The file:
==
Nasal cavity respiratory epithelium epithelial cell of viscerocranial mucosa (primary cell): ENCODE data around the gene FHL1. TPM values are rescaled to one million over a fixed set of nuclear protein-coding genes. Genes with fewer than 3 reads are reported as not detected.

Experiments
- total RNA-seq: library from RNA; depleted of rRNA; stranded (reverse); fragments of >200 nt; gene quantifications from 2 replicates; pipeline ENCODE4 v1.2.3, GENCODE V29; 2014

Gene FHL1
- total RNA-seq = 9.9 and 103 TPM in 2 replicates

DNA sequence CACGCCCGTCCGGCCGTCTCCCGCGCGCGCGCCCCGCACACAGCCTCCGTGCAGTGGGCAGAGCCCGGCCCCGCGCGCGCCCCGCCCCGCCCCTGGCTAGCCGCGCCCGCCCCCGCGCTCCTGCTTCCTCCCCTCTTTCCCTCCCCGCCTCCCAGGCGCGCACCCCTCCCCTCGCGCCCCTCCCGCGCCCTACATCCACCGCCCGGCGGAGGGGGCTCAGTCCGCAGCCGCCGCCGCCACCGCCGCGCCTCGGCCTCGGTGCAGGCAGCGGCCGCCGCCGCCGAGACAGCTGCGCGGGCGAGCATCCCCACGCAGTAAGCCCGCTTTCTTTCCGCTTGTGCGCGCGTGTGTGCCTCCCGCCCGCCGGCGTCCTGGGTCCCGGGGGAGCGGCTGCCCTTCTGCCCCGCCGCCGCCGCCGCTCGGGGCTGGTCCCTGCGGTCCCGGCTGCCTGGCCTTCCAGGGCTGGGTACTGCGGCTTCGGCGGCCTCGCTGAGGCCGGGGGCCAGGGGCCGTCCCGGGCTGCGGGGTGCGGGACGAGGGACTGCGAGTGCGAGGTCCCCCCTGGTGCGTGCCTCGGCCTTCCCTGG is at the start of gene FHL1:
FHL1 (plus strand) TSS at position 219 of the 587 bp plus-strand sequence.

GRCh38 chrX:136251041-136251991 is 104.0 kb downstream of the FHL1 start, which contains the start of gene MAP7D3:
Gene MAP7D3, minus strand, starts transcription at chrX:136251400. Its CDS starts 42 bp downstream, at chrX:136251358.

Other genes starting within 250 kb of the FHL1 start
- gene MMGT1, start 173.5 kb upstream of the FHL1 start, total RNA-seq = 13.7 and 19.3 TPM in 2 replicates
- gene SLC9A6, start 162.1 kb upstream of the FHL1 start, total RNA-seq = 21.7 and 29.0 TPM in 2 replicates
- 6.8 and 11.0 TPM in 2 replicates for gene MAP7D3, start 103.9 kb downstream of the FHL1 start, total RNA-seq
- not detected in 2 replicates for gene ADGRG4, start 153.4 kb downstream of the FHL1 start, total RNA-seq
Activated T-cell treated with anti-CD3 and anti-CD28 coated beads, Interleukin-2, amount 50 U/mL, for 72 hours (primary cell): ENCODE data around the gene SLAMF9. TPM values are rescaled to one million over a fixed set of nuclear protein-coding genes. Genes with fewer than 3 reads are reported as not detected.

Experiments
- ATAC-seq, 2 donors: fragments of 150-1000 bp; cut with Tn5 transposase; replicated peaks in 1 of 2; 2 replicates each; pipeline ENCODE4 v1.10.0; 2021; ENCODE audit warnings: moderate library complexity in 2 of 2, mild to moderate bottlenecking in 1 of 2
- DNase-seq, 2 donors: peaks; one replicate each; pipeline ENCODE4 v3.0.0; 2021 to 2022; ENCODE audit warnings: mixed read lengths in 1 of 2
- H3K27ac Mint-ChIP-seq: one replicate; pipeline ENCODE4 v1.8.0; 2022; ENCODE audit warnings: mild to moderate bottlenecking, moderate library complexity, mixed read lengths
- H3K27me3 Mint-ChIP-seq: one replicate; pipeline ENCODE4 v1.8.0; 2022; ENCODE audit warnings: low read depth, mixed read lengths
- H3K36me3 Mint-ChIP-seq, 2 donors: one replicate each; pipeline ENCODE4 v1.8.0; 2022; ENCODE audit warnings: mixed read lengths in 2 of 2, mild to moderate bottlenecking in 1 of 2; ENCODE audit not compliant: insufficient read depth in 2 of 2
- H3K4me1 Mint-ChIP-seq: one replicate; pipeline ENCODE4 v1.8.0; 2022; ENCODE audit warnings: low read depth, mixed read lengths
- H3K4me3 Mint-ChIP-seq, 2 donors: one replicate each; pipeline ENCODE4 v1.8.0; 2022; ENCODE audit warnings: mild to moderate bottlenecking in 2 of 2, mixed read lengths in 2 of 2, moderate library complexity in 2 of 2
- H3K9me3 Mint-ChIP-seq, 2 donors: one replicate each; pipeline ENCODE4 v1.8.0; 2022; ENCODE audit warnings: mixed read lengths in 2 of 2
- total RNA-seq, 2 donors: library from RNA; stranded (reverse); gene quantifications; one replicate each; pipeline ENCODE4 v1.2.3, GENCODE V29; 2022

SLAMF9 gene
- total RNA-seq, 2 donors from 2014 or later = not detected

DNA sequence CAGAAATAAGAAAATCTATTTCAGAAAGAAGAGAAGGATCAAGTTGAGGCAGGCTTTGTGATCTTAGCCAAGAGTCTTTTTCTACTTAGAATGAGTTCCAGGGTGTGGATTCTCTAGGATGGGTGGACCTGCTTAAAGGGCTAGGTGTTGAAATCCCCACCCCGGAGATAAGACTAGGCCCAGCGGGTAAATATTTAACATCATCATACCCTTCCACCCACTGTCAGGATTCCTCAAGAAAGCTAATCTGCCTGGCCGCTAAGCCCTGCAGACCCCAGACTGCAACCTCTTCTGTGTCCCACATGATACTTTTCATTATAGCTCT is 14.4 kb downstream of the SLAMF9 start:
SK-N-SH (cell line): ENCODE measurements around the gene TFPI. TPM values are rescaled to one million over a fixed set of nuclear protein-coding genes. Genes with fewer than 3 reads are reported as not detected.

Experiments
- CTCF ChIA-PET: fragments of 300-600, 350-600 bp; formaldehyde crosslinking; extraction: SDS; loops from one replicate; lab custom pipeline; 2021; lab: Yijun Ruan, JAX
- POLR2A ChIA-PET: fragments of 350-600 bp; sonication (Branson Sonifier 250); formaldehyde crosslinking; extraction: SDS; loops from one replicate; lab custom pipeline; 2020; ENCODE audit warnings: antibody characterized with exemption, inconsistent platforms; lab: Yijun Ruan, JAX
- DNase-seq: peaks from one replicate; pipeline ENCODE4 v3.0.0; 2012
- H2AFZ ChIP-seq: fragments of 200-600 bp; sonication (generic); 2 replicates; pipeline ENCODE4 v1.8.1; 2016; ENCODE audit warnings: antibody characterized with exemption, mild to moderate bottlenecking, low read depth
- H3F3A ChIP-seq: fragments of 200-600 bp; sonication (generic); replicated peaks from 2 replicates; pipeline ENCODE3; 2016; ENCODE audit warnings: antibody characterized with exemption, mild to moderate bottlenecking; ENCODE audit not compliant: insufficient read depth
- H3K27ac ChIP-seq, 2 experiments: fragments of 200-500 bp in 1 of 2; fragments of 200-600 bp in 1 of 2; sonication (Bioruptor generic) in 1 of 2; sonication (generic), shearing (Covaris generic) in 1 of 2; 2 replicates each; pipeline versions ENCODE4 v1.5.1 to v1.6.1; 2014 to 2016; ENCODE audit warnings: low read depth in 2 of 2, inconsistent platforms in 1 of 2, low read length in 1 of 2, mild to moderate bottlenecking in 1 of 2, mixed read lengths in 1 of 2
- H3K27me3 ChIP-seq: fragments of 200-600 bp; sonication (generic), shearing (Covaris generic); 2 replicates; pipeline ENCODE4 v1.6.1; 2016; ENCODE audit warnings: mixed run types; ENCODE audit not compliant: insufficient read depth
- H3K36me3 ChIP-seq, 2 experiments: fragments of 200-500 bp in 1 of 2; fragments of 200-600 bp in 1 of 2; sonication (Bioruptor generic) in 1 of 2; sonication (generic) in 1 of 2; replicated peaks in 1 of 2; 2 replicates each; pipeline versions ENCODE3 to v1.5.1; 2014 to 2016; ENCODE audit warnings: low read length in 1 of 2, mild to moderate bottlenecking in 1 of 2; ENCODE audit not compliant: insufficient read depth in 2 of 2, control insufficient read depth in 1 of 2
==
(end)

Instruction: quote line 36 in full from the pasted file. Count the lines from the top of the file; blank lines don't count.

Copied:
- H3K27ac ChIP-seq, 2 experiments: fragments of 200-500 bp in 1 of 2; fragments of 200-600 bp in 1 of 2; sonication (Bioruptor generic) in 1 of 2; sonication (generic), shearing (Covaris generic) in 1 of 2; 2 replicates each; pipeline versions ENCODE4 v1.5.1 to v1.6.1; 2014 to 2016; ENCODE audit warnings: low read depth in 2 of 2, inconsistent platforms in 1 of 2, low read length in 1 of 2, mild to moderate bottlenecking in 1 of 2, mixed read lengths in 1 of 2